Ex-Coach: Krop Sanctions “Full of Vengeance”

High school basketball program fined $53k over players found ineligible

Heavy sanctions against the Krop Senior High boys' basketball program have its legendary former coach crying foul.

After a six-month investigation into whether school officials falsified information in order to play ineligible students, the Florida High School Athletic Association today announced that Krop will be banned from post-season play for three years and fined $53,000.

Additionally, the entire athletic program at Krop is on probation for a year.

"If you're an organization that's for kids, how can you fine a school $53,000 that goes for these kids?" asked former coach 'Shakey' Rodriguez. "For athletic gear, for transportation. This is for the kids, for God's sake."

The controversy began when the FHSAA said Krop star Brian Delancy didn't properly establish that he lived in the area served by Krop after he moved from the Bahamas. The team was forced out of the state playoffs, then parents sued and won a brief injunction.

But when that injunction ended, the FHSAA came back with even more allegations -- accusing two more players of residency violations, and implying school officials falsified documents.

Altogether, the FHSAA says it found five players ineligible.

“We’ve had other situations in the past where mistakes have been honestly made, and are the result of human error,” FHSAA executive director Roger Dearing told the Miami Herald. “That was not the case here. The investigation proved there was a blatant disregard for the rules in place.”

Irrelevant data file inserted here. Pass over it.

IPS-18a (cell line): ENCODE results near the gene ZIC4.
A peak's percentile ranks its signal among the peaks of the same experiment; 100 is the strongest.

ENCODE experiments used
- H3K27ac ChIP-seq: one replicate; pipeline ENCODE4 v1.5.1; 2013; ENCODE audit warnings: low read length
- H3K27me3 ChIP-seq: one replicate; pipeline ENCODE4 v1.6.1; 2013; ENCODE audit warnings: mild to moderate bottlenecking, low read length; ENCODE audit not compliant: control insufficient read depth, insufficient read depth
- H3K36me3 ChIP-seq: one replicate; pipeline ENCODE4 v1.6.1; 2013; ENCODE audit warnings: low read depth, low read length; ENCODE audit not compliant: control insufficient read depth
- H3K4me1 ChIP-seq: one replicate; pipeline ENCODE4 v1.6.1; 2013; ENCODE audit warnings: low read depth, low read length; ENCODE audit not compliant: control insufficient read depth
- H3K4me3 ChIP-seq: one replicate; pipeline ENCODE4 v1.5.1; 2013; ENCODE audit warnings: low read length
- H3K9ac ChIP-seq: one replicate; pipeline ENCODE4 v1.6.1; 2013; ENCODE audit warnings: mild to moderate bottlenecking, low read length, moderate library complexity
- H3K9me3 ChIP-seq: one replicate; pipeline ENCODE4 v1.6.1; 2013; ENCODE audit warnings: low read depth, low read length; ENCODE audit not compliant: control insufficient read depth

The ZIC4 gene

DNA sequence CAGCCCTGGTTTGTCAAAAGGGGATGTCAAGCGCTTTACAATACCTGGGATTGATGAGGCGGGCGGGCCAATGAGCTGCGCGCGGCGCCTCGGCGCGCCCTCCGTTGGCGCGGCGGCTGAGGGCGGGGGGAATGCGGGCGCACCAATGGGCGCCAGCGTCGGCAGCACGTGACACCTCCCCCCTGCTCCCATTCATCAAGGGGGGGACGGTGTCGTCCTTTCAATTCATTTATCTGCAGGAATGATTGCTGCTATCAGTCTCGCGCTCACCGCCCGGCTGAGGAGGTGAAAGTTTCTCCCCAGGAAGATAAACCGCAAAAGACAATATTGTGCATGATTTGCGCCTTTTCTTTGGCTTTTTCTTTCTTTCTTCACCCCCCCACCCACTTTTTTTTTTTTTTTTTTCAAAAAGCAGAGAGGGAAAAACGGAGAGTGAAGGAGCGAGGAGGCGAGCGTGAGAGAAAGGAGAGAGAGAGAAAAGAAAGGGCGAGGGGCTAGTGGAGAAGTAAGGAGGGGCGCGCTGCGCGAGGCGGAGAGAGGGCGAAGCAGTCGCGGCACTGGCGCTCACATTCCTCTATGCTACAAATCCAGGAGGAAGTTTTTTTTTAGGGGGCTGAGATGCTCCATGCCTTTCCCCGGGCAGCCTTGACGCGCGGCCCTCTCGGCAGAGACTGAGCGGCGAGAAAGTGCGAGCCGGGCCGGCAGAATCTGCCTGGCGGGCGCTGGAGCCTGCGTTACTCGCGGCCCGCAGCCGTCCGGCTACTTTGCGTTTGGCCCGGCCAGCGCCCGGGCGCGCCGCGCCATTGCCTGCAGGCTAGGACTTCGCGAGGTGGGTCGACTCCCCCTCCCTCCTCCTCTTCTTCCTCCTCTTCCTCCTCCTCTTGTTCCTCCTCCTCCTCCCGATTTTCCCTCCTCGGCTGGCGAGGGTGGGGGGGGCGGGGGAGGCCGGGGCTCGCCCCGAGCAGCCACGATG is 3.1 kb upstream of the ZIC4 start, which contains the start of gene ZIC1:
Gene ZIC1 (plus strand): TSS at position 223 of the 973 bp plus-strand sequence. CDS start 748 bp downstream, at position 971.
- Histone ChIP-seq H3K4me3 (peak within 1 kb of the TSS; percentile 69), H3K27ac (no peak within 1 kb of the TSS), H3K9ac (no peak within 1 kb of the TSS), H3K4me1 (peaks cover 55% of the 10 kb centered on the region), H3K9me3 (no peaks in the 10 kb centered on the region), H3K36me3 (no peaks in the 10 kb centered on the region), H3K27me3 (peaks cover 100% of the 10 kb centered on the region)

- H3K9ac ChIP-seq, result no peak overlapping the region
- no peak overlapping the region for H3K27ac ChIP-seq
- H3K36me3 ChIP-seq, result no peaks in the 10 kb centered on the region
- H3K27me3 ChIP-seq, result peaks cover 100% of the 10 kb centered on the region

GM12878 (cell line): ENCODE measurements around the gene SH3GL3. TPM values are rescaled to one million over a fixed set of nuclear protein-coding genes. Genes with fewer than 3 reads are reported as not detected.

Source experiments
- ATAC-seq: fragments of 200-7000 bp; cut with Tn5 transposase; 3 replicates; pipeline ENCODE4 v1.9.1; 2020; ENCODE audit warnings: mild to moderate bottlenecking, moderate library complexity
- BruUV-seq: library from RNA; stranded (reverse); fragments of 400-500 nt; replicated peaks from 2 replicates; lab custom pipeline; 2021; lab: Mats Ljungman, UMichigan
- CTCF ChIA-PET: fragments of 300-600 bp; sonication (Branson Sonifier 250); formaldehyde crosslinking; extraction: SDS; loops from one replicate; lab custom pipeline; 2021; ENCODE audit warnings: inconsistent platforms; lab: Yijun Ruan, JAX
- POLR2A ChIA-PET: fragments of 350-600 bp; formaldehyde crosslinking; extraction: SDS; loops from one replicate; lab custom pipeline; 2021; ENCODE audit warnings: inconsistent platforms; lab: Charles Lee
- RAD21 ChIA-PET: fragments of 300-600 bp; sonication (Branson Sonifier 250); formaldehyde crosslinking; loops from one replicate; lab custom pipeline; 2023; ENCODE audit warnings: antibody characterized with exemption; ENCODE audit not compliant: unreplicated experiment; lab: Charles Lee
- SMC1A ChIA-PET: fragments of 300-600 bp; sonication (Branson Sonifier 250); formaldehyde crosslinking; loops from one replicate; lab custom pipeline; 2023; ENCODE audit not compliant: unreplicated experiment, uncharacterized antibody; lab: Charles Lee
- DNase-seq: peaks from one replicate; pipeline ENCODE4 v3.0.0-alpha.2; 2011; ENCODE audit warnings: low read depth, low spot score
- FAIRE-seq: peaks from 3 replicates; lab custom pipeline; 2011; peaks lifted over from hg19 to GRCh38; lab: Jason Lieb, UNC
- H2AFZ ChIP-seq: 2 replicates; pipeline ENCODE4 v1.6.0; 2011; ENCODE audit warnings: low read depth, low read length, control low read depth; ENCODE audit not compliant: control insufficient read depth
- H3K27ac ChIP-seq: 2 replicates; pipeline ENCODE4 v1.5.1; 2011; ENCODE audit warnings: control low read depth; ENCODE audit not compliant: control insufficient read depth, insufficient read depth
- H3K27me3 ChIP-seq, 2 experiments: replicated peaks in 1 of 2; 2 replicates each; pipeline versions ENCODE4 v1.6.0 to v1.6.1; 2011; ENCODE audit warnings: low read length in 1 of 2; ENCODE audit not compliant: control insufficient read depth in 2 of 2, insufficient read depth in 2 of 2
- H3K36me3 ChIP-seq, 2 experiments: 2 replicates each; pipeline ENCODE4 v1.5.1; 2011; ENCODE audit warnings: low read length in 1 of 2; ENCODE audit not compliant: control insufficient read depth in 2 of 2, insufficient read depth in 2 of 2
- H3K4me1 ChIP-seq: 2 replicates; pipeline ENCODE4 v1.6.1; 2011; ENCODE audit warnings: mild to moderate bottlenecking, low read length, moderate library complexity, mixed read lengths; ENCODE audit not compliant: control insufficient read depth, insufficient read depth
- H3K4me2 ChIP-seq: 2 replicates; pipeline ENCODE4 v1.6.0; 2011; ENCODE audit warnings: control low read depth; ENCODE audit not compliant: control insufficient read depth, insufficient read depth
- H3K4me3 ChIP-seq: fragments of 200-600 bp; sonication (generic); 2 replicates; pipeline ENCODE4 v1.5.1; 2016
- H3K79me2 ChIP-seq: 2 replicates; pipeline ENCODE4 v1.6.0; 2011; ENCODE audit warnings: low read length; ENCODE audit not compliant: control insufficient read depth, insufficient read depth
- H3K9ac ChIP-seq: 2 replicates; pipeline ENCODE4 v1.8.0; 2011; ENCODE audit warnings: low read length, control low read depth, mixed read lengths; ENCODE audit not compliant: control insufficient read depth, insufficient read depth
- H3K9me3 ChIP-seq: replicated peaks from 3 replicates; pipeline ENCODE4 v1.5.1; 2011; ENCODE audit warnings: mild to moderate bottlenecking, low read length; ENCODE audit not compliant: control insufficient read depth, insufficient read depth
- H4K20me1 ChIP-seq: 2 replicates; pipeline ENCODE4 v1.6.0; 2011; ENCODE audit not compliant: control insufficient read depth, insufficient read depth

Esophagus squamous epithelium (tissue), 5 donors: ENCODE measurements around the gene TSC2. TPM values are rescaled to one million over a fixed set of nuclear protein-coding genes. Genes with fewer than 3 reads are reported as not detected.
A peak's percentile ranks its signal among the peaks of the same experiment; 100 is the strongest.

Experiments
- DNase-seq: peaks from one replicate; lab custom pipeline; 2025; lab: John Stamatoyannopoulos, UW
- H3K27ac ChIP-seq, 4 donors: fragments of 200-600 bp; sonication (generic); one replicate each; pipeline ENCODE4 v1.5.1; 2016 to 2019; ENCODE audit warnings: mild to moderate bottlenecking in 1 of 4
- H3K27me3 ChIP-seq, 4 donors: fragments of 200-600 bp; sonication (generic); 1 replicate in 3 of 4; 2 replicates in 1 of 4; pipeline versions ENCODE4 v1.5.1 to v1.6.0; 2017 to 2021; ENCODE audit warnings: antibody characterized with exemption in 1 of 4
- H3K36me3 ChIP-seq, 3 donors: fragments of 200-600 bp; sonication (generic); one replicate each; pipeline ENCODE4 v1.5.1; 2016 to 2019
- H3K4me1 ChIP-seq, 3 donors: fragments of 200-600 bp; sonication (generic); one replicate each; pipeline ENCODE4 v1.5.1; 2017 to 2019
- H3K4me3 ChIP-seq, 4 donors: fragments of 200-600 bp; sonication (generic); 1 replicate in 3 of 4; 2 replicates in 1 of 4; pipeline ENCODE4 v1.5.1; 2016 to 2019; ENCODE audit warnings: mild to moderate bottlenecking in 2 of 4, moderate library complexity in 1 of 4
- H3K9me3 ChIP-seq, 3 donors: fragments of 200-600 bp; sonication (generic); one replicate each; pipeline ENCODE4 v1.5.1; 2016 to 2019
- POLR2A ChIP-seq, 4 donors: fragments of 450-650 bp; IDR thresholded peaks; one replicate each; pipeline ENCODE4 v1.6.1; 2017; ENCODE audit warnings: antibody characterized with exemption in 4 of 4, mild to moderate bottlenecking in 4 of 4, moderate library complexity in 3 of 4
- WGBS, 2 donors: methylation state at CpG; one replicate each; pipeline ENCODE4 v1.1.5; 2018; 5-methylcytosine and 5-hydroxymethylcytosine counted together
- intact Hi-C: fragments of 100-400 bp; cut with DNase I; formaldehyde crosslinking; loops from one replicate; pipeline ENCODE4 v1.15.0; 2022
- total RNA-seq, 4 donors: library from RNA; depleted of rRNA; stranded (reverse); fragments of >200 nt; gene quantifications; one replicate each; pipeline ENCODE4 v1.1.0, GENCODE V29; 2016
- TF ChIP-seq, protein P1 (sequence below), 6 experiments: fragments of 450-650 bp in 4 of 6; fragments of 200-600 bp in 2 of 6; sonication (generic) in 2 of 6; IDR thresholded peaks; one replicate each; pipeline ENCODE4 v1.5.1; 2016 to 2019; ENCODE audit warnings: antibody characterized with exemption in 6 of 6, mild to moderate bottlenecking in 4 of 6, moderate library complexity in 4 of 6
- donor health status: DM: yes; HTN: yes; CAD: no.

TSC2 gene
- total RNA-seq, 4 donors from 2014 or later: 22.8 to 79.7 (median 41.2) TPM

In the wake of the scandal, Krop principal Dr. Matthew Welker was demoted and reassigned, and Rodriguez stepped down. But the former coach calls the investigations and sanctions "an absolute dog and pony show."

"This is an executive director who is full of vengeance and wanted to get at us," he said of Dearing, accusing the FHSAA director of having "the professionalism of a 3-year-old child."

Rodriguez told NBCMiami Wednesday night he is suing the FHSAA.

"My job is to coach a basketball team. I don't deal with [student visas]. Never have. If an athletic director or a school administrator tells me that a kid can play, he plays. If a kid is attending the school, he plays."

Parents and current players who had nothing to do with the scandal aren't the only ones upset by the massive fine.

"I think it's immoral," said Miami-Dade School Superintendent Alberto Carvahlo. "I think it's harsh. I think it's punitive. And lacks merit."

Rodriguez said he resigned on his own in order to take the heat off the current student basketball players, and is fuming that innocent kids will be penalized.

"I'm out," he said. "They wanna get me, fine! I mean, like I said, I've held from day one, I've done nothing wrong in this matter. But if they wanna get me, I'm out! The principal's no longer there. Move on! You know, move on! Are we here for kids or for some ego maniac adult sitting in an office in FHSAA? They want to prove a point."

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